Think about the ways you can be generous. It doesn’t have to be expensive.
Have you seen something on a street that reminds you of your friend? Why not send the pic in a text and say, “Thinking of you”? If you see a book your mom would like, send it to her and write “I love you” on the cover page. What a treat for her to receive.
I once couldn’t figure out how to lace my shoelaces in a certain way, so I asked my dad. He burst out laughing, then showed me. The next time I laced them, I sent him a picture and thanked him. Imagine how it feels to get that from your son.
Generosity also comes from connecting people together. One of my friends, Nick, invites me to his house for events with other interesting people. Another friend gave me a tip when I wrote for the New York Times: “Link to as many friends as you can.” Spread the love. I’ve said over and over that money is only a small part of a rich life. I really mean it. I don’t just want you to think about how to get the biggest raise, or start the most profitable business.
I can offer advice on all of that, but then what? I went from a guy focused entirely on achievement and numbers to thinking about the softer side of what I wanted my core values to be. And generosity is one of the ones I’m most proud of.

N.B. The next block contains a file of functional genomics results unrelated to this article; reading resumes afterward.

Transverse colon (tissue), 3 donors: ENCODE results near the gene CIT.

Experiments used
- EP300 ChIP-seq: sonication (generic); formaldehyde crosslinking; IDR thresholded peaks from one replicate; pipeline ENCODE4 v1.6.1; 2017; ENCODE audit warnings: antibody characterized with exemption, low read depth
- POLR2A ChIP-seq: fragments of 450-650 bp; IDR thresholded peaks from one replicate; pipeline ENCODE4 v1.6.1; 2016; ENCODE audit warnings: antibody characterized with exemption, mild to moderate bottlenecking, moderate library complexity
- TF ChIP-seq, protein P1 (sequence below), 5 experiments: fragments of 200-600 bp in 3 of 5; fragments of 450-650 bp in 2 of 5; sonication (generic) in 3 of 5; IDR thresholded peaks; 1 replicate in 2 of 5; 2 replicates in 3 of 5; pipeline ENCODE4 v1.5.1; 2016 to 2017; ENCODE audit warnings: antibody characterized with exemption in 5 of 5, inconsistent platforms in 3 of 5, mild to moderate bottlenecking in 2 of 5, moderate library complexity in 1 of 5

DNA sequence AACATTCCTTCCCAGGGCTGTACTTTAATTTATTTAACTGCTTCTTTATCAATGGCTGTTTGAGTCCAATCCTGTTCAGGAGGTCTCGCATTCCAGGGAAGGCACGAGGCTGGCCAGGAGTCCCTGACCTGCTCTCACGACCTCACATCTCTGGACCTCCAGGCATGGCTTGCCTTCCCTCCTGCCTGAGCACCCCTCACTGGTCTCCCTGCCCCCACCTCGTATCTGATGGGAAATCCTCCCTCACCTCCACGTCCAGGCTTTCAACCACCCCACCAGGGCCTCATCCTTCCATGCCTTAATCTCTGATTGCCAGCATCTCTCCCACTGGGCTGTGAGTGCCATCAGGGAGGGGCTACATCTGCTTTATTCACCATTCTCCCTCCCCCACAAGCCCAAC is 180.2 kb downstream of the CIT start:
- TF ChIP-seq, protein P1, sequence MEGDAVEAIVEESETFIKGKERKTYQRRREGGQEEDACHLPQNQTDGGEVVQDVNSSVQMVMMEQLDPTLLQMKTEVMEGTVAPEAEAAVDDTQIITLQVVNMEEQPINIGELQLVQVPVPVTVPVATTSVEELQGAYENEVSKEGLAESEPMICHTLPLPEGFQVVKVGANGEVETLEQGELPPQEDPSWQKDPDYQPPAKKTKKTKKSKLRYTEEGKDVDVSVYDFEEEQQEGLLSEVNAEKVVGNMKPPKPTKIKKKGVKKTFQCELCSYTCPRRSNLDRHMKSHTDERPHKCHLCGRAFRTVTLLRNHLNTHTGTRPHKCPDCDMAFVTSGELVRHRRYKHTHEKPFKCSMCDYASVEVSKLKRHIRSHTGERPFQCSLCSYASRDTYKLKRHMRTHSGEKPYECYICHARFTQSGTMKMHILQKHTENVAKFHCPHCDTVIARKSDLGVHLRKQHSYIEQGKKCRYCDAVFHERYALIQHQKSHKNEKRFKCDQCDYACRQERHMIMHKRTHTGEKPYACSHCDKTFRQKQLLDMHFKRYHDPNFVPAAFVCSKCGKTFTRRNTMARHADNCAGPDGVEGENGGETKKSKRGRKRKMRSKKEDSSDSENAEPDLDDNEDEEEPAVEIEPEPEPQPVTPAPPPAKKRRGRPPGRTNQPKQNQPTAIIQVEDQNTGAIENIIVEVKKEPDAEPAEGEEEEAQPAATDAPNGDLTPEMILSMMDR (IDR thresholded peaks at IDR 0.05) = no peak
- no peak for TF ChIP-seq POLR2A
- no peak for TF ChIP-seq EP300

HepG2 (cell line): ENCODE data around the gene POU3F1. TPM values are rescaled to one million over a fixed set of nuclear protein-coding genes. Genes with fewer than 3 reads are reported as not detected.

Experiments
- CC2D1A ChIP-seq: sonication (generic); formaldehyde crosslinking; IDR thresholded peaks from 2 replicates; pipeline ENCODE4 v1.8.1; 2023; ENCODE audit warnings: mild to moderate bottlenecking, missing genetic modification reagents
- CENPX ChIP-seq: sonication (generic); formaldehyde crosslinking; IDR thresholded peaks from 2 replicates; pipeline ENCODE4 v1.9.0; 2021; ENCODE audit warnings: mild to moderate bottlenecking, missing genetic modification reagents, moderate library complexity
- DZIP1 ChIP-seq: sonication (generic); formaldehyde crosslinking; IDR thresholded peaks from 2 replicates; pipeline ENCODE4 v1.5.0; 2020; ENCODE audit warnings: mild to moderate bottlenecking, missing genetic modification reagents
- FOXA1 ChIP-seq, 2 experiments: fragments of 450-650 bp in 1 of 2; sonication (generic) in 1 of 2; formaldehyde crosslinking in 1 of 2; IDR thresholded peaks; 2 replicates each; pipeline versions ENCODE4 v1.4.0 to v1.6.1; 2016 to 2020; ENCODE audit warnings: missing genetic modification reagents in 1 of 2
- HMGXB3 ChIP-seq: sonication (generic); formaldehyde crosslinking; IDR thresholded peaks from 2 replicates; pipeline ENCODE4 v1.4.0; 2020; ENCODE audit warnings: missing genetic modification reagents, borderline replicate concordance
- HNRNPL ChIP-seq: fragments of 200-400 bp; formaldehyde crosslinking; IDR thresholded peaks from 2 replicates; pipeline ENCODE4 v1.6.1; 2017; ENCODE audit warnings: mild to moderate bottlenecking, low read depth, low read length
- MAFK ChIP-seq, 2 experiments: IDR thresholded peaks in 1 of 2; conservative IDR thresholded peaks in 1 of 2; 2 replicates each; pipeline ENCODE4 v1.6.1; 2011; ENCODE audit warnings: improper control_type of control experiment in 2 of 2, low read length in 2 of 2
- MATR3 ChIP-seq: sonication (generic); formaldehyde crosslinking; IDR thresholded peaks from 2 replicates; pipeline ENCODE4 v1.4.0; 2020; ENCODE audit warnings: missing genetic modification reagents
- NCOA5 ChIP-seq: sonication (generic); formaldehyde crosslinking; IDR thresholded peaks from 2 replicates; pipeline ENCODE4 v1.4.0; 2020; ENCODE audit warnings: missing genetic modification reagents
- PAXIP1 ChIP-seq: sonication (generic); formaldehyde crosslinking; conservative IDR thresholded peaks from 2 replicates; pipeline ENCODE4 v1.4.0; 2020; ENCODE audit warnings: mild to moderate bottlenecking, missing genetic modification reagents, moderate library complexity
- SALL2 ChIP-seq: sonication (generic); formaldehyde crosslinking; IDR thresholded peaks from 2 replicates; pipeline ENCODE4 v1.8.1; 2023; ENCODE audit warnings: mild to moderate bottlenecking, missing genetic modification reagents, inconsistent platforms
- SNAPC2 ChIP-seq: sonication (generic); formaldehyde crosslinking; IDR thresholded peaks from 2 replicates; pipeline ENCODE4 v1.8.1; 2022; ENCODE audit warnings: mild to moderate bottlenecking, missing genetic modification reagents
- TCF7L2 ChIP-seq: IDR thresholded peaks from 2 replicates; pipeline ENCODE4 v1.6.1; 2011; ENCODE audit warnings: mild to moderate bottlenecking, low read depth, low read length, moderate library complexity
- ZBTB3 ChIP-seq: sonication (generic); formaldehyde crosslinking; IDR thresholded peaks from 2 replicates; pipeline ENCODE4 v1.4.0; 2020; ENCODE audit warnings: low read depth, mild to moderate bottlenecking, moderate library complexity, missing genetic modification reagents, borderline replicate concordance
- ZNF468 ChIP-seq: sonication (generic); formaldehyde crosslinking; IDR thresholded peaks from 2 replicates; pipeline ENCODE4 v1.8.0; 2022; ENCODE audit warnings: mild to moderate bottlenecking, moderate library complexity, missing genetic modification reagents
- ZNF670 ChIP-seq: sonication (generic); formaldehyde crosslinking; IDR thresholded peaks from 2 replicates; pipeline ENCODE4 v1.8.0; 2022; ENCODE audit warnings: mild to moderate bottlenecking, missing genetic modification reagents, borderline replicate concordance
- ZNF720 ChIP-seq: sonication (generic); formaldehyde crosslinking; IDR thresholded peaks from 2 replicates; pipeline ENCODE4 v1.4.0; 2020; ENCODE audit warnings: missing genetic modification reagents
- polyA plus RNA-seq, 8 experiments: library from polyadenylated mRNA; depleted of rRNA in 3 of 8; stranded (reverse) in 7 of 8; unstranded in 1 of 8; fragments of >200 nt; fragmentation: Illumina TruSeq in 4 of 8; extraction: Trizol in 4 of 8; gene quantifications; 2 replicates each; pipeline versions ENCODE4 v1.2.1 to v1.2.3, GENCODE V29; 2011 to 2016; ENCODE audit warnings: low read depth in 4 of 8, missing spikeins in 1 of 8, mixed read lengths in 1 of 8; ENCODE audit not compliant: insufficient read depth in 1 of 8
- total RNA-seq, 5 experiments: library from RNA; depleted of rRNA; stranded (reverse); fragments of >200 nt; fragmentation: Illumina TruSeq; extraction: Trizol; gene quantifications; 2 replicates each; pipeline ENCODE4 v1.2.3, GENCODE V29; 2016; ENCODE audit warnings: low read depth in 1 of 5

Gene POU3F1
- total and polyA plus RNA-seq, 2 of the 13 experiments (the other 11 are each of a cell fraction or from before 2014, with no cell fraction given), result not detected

I don’t have anything to sell you. I don’t have a call to action. I just want you to think about what your friends would say about you. Would “generous” be in their top three words? Do you want it to be?
Think about it. If you want to share your thoughts, email me. I’ll keep them private between you and me. Thanks for reading, and here’s to a rich life.
Most generous thing I’ve heard in a long time | I Will Teach You to Be Rich
This article was written by RAMIT SETHI from Lifehacker and was legally licensed through the NewsCred publisher network.